Christians with defective fathers often struggle with the implications of an Abba God. Christians who worry that friends will disappoint them struggle with the implications of a companion God. In my own struggle to say simple prayers, I feel reality’s sting. The replica reflects poorly on the real thing. Shadows keep us from seeing the sun. People ruin us for God, even if temporarily. 

I crawl over to God with the same hang-ups the flesh-and-blood crowd provoke: That my words might just hang for a moment in the air, then fall back to earth. That I could pour my heart out to him and it wouldn’t matter. What if God hears me—he just doesn’t like me all that much. 

I lack faith in him, yes, but my lack of faith in everybody else cripples me. Distill all my anxieties, and you have the oldest trick in the book: the lie that says we can’t be known and loved at the same time. Sometimes, the obvious fiction is the one we fall for again and again.  

In the presence of such disconnect, I know the right answers. We must give God his rightful place as standard-bearer, not outsource the job to someone who won’t show up. Correct, but not comforting. 

They don’t make brooms big enough to sweep my problems with prayer away.

Paradox that I am, I enjoy reading others’ prayers. I bear witness to the beauty in books like John Baillie’s A Diary of Private Prayer or The Prayer Wheel by Patton Dodd, Jana Riess, and David Van Biema.

Texts like these set me on their shoulders so I can look over walls built with my bare hands and see what prayer can be. Intellectually stimulating, curious and creative, expressed in words yet not bound by them, hopeful yet secure.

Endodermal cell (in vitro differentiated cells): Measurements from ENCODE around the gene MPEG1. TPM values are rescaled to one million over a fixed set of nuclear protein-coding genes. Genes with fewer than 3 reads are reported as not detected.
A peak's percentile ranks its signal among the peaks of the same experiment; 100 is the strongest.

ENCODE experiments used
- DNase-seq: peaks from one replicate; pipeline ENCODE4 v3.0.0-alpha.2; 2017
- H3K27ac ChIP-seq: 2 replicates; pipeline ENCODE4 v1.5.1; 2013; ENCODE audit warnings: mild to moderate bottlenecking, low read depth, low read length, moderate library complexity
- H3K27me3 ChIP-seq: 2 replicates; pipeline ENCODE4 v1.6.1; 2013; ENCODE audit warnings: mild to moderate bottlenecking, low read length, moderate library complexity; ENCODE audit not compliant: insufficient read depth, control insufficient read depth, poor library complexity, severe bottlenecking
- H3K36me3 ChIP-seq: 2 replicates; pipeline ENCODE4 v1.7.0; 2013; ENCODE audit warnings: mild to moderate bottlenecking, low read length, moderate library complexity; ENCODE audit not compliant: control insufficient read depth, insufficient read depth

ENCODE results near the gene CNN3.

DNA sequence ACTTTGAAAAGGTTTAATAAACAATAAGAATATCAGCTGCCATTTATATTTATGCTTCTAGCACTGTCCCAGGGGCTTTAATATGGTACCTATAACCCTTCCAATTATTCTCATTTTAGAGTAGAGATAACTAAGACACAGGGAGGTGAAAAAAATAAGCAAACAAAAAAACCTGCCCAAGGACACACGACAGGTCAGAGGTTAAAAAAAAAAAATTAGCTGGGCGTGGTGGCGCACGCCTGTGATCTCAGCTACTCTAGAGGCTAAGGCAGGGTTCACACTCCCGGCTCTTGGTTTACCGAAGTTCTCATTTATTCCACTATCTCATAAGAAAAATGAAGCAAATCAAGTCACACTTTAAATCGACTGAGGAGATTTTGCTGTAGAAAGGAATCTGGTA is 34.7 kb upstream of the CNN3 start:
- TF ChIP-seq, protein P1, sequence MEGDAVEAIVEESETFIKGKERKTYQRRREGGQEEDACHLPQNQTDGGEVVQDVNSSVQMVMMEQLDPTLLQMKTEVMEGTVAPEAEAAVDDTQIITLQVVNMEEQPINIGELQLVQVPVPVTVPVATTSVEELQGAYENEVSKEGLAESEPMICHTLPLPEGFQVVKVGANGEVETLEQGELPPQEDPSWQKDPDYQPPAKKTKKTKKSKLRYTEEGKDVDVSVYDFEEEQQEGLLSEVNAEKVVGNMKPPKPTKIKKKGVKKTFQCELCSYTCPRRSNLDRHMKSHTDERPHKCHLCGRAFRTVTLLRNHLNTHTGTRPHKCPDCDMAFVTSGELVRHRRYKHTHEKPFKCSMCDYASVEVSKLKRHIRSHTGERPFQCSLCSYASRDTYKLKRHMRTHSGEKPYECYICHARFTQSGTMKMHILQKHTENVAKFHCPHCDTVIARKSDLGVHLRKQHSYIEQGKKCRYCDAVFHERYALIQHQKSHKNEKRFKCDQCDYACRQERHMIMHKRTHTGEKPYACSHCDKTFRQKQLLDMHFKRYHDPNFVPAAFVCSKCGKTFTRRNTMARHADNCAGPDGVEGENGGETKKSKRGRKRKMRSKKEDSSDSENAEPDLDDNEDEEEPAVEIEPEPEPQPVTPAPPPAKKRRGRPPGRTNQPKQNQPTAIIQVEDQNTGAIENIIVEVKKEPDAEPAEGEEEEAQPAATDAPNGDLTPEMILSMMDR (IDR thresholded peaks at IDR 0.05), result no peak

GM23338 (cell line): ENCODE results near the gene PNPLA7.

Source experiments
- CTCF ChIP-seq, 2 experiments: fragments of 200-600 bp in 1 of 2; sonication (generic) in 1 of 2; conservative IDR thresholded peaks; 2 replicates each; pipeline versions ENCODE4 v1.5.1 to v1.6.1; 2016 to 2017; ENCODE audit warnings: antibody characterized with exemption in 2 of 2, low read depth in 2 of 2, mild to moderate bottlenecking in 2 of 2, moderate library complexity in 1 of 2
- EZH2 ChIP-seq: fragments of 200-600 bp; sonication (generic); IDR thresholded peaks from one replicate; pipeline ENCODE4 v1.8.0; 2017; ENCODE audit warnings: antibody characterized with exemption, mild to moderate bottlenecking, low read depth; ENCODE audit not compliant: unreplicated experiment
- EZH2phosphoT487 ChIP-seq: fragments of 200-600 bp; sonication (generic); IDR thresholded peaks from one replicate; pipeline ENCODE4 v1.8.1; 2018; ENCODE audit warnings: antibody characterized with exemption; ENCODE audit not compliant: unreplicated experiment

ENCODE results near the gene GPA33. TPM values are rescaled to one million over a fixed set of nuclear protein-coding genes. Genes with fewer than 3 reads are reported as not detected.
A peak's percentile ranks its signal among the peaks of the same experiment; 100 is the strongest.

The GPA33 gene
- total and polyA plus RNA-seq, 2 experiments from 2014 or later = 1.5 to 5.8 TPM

“Keep trying” remains a better friend than “give it up”; fidelity gets it right more often than feelings. So on I go. They don’t make brooms big enough to sweep my problems with prayer away, no bows shiny enough to dress them up. Until something works, or I stop reading my letdowns like lines across the face of God, I cling to a single, sweet consolation. 

Everything I’m certain that I know about Jesus tells me he stands beside the Father, whispering in his ear. In all the prayers I manage to murmur, in all the prayers left unsaid, he makes sense of me to God. Knowing what he’s up to sparks a desire to say a few words to him, however brief the desire, however trembling.

The wonderful poet Marie Howe spoke of her own striving in a verse modestly titled “Prayer.” The poem’s first half, while exquisite, fails to surprise. Driven to distraction, unable to sit still, Howe can’t focus her prayers. Then, the dam breaks and so do I.

The mystics say you are as close as my own breath. 
Why do I flee from you?
My days and nights pour through me like complaints
and become a story I forgot to tell.
Help me. Even as I write these words I am planning
to rise from the chair as soon as I finish this sentence. 

My vision of Jesus, mercifully saying what I can’t or won’t, buckles my knees. Yet, even as I write these words, I plan to rise from my chair once I put the period on this sentence. And so my lips part again, mouthing a prayer ever so small and sharp: 

“Keep me here. Move me until I remain unmoved. Let nothing more go unsaid between us.”

Aarik Danielsen
Aarik Danielsen is the arts and music editor at the Columbia Daily Tribune in Columbia, Missouri. He is a writer, editor, and curator concerned with the intersection of faith, culture, and human dignity. Follow him on Twitter or read more from Aarik on Facebook.